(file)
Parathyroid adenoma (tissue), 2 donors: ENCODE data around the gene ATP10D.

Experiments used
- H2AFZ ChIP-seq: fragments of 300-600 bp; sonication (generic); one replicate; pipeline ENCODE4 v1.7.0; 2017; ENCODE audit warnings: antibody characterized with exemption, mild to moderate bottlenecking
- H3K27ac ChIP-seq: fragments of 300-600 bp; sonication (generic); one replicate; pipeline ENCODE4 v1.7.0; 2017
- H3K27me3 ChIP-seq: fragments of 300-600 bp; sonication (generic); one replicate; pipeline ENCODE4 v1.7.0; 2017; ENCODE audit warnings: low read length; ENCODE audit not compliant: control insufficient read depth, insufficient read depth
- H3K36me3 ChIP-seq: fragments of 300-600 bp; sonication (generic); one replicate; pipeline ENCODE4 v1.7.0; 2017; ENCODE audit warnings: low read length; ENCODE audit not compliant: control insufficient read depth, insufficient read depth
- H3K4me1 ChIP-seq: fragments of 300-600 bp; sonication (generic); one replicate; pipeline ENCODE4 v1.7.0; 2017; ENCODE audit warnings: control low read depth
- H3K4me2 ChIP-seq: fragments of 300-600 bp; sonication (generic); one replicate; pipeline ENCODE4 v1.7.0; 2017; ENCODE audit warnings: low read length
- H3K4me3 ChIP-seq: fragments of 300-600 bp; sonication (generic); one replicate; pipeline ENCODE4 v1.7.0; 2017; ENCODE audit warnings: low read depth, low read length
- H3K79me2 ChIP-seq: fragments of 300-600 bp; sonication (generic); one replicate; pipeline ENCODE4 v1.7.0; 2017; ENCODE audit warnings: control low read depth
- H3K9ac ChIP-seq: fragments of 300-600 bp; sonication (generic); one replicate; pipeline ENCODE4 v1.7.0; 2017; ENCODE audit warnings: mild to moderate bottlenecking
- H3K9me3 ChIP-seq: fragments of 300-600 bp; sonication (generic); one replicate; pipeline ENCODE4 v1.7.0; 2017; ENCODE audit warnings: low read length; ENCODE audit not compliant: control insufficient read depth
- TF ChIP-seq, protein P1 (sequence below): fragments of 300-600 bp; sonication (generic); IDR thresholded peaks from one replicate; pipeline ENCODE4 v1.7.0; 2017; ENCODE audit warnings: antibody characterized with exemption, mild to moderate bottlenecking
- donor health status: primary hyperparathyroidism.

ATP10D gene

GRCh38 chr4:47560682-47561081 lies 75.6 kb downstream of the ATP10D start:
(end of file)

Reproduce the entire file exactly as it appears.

Parathyroid adenoma (tissue), 2 donors: ENCODE data around the gene ATP10D.

Experiments used
- H2AFZ ChIP-seq: fragments of 300-600 bp; sonication (generic); one replicate; pipeline ENCODE4 v1.7.0; 2017; ENCODE audit warnings: antibody characterized with exemption, mild to moderate bottlenecking
- H3K27ac ChIP-seq: fragments of 300-600 bp; sonication (generic); one replicate; pipeline ENCODE4 v1.7.0; 2017
- H3K27me3 ChIP-seq: fragments of 300-600 bp; sonication (generic); one replicate; pipeline ENCODE4 v1.7.0; 2017; ENCODE audit warnings: low read length; ENCODE audit not compliant: control insufficient read depth, insufficient read depth
- H3K36me3 ChIP-seq: fragments of 300-600 bp; sonication (generic); one replicate; pipeline ENCODE4 v1.7.0; 2017; ENCODE audit warnings: low read length; ENCODE audit not compliant: control insufficient read depth, insufficient read depth
- H3K4me1 ChIP-seq: fragments of 300-600 bp; sonication (generic); one replicate; pipeline ENCODE4 v1.7.0; 2017; ENCODE audit warnings: control low read depth
- H3K4me2 ChIP-seq: fragments of 300-600 bp; sonication (generic); one replicate; pipeline ENCODE4 v1.7.0; 2017; ENCODE audit warnings: low read length
- H3K4me3 ChIP-seq: fragments of 300-600 bp; sonication (generic); one replicate; pipeline ENCODE4 v1.7.0; 2017; ENCODE audit warnings: low read depth, low read length
- H3K79me2 ChIP-seq: fragments of 300-600 bp; sonication (generic); one replicate; pipeline ENCODE4 v1.7.0; 2017; ENCODE audit warnings: control low read depth
- H3K9ac ChIP-seq: fragments of 300-600 bp; sonication (generic); one replicate; pipeline ENCODE4 v1.7.0; 2017; ENCODE audit warnings: mild to moderate bottlenecking
- H3K9me3 ChIP-seq: fragments of 300-600 bp; sonication (generic); one replicate; pipeline ENCODE4 v1.7.0; 2017; ENCODE audit warnings: low read length; ENCODE audit not compliant: control insufficient read depth
- TF ChIP-seq, protein P1 (sequence below): fragments of 300-600 bp; sonication (generic); IDR thresholded peaks from one replicate; pipeline ENCODE4 v1.7.0; 2017; ENCODE audit warnings: antibody characterized with exemption, mild to moderate bottlenecking
- donor health status: primary hyperparathyroidism.

ATP10D gene

GRCh38 chr4:47560682-47561081 lies 75.6 kb downstream of the ATP10D start: